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The History of St Peter Port

St Peter Port Hotels | guide to St Peter Port

St Peter Port on Guernsey, or St Pierre Port in the local French dialect, is an ancient settlement, its natural harbour used by the Romans . Long before them though the area was inhabited by Neolithic man – evidenced for example by the menhir known as Le Petit Rocque des Granges found just inland from the town – at least as far back as 6500BC; and Celtic incomers arrived around 800BC.
Roman traders and seafarers appear to have exploited the sheltered harbour from the middle of the 1st century until the beginning of the 4th. A wrecked ship found in the harbour dates from the latter part of that occupation of what the Romans called Sarnia. Christianity came to the island towards the end of the Roman era, possibly as early as the 3rd century.
A new wave of settlers arrived in the form of Bretons from the early 7th century onwards, and the Vikings too had a presence for a time on Guernsey as they did in Normandy, the –ey ending to the island’s name an indicator of their stay – it means island in Norse.
In 933 William Longsword annexed Guernsey to the Duchy of Normandy, to which in the form of the reigning British monarch the island owes allegiance to this day: the people of Guernsey sided with King John in 1204 when the French took mainland Normandy from him. John had Castle Cornet built on what was then a small tidal island just off St Peter Port to defend the strategically important town and harbour. Work on the fortification commenced in 1206 and was finally completed half a century later.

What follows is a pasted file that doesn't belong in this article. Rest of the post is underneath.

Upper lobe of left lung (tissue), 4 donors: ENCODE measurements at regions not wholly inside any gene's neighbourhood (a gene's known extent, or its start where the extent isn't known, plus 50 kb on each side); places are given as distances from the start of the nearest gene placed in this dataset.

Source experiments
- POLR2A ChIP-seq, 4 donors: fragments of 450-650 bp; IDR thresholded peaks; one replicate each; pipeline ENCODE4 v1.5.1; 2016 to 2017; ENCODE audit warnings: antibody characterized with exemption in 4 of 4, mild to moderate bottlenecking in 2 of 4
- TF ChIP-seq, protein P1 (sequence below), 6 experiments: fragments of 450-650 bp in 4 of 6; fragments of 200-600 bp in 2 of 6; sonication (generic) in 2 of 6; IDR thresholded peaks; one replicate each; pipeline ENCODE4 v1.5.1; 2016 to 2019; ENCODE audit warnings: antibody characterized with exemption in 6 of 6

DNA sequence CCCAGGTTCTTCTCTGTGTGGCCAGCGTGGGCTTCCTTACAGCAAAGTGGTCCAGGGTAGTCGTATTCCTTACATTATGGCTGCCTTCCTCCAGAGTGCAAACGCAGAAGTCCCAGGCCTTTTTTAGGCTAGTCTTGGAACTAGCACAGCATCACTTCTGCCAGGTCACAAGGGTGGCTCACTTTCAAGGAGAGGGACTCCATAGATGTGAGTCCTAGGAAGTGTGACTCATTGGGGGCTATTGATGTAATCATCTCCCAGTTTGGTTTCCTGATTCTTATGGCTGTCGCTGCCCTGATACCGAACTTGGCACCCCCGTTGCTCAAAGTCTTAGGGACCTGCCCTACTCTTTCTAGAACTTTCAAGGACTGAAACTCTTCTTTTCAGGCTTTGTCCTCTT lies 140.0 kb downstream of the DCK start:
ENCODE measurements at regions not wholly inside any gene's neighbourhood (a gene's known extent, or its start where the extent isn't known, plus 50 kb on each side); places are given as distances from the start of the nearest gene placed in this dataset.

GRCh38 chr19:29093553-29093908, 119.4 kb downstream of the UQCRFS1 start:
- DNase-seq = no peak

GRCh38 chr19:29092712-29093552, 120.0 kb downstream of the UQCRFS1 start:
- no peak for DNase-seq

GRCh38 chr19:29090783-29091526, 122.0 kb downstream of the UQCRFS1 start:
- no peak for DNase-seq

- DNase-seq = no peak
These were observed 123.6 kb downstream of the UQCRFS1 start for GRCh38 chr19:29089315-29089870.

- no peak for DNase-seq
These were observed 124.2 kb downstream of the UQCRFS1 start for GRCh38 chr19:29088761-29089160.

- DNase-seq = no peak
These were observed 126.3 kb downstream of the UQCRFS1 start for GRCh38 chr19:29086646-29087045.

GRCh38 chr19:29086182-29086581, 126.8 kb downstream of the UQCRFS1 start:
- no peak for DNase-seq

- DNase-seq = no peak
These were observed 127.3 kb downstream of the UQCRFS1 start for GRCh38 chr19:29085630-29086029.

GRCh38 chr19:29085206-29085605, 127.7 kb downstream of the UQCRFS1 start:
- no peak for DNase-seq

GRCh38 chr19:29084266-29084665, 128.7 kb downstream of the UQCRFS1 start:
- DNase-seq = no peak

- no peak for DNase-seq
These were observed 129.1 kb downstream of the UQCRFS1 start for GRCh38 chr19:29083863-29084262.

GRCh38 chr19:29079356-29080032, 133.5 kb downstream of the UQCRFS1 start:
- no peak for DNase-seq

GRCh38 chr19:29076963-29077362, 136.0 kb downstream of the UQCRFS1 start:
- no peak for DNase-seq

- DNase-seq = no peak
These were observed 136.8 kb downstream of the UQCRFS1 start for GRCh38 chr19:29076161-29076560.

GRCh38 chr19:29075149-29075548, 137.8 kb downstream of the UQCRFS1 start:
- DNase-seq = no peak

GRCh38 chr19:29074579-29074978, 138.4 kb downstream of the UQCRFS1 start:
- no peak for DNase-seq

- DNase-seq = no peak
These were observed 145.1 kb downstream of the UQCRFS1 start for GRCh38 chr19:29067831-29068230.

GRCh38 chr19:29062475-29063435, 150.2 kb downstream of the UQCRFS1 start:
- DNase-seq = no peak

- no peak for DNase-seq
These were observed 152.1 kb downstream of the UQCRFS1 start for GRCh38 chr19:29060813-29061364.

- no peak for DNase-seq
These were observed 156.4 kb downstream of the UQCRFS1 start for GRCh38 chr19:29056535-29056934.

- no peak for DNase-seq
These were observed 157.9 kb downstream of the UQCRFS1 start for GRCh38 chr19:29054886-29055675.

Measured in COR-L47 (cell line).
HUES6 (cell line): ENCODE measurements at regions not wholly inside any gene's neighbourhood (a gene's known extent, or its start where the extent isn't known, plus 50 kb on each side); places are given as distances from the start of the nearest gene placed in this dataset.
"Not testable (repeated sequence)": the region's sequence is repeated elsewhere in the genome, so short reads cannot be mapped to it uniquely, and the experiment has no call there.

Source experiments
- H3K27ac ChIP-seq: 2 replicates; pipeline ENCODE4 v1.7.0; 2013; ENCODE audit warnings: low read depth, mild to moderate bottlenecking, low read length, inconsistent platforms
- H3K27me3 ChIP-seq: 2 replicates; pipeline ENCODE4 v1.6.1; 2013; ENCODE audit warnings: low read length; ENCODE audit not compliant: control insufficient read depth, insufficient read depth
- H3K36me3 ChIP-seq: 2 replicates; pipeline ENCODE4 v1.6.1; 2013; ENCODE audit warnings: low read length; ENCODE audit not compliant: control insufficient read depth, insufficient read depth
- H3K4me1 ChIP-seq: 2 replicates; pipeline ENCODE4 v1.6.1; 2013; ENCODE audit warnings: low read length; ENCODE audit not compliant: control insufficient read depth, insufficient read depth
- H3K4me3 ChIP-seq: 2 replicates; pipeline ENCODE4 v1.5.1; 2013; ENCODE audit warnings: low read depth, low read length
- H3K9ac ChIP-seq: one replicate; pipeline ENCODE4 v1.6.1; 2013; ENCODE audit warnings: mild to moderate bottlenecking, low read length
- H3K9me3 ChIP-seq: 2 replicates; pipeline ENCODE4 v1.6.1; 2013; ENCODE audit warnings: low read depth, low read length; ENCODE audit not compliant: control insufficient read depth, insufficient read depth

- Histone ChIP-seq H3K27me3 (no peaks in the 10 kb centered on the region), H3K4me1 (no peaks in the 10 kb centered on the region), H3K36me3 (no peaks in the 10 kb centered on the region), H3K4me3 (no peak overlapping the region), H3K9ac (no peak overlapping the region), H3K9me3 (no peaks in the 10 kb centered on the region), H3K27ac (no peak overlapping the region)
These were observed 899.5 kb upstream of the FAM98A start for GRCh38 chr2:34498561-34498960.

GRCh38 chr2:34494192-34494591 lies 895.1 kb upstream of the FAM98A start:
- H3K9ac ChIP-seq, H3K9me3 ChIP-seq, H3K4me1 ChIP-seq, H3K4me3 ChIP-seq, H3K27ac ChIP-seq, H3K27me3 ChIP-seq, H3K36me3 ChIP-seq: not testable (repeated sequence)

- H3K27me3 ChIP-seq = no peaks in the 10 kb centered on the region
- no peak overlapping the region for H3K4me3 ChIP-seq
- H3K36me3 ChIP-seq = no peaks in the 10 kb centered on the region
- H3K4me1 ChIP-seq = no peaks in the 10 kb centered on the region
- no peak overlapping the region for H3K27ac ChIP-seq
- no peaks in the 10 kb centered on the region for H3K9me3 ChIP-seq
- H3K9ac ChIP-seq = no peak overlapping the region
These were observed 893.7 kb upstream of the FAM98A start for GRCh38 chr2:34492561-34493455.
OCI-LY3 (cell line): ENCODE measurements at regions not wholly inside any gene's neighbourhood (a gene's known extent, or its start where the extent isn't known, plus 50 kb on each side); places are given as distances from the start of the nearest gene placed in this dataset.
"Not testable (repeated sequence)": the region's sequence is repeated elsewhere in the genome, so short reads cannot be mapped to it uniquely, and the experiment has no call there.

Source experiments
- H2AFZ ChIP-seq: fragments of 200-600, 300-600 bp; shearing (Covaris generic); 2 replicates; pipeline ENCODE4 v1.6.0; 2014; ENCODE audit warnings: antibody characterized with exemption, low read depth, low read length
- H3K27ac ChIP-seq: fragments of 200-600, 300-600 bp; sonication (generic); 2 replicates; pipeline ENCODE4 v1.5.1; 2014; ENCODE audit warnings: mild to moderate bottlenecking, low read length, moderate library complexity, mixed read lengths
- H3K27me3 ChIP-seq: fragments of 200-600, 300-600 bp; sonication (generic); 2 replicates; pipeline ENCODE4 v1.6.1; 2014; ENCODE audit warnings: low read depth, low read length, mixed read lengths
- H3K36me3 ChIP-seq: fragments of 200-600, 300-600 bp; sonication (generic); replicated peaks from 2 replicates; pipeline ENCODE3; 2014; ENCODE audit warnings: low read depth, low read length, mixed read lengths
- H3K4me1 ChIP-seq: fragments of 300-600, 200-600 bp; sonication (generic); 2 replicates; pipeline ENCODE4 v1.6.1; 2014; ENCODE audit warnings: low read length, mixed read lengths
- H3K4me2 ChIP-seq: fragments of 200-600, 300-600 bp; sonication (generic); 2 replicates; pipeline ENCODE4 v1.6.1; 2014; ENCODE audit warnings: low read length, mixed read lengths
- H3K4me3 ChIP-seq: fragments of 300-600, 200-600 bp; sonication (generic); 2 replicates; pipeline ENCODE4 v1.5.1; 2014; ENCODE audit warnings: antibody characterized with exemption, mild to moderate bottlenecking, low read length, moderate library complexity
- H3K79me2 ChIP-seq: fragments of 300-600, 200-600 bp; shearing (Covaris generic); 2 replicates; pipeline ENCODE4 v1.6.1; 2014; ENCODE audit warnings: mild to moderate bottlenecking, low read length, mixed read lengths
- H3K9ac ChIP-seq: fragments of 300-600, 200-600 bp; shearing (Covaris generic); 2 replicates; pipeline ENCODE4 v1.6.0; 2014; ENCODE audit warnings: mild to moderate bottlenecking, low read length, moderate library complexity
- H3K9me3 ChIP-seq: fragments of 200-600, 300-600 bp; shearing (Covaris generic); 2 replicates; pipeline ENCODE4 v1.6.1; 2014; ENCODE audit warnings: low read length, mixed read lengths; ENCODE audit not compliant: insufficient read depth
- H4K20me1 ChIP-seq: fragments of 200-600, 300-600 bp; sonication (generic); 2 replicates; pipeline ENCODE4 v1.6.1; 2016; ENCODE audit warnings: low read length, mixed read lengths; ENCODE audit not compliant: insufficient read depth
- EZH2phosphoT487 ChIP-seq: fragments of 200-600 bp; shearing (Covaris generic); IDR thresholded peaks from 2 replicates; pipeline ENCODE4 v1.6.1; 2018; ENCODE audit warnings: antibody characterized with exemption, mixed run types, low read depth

After the division of Normandy and Guernsey, St Peter Port endured some violent and difficult times: in 1294 the town along with the rest of the island was raided by the French, with significant loss of life locally; in 1338 Guernsey fell to the French, though Castle Cornet held out against a siege for a year, its garrison massacred when defeat finally came. The French were expelled in 1340, but their raids continued into the next century. Several wrecked medieval ships thought to date from the 14th century have been discovered in one site beneath the harbour waters, their loss perhaps linked to the Anglo-French conflict of that period.
At the end of Henry VIII ’s reign as gunpowder changed the nature of warfare Castle Cornet was restructured, the work to strengthen its walls continuing into the rule of Edward VI .
A further Tudor monarch, Elizabeth I , made her impact on the town too with the foundation of Elizabeth College there in 1563. In her reign and for some time afterwards privateers made much use of St Peter Port, their ‘work’ bringing wealth to the place as did that of more legitimate traders.
Disaster struck the town in 1672, when lightning strike set off the magazine in Castle Cornet, killing several people including the wife and mother of then governor of Guernsey Lord Hatton.
St Peter Port still bears the elegant traces of expansion in the Georgian and Regency periods, development in part funded by wealthy French refugees settling there having fled the French Revolution. The Napoleonic era that followed similarly had its impact on the town and the rest of the island as defences were improved ready for expected invasion.
More peaceful development took place in the middle of the 19th century: in 1832 a drainage system was installed, the project launched after a cholera epidemic blamed on hygienic conditions; and from 1853 work that took nearly 20 years began to extend the harbour, this work including joining Castle Cornet to the rest of Guernsey with a breakwater. This same period saw a famous guest living in the town: Victor Hugo was exiled there, living in Hauteville House from 1856 to 1870.
Though part of Cornet Castle was used as a seaplane base in WWI , St Peter Port enjoyed prolonged peace until the Nazis invaded the Channel Islands , St Peter Port suffering some 33 deaths in a bombing raid on 28th June two days before German troops arrived in the town. By the time Guernsey was liberated on May 9th 1945 more than 1000 residents had been deported to labour and concentration camps and the islanders were nearing starvation point.
Today St Peter Port is a prosperous place, with many offshore financial business located there and its harbour welcoming many thousands of pleasure craft annually.

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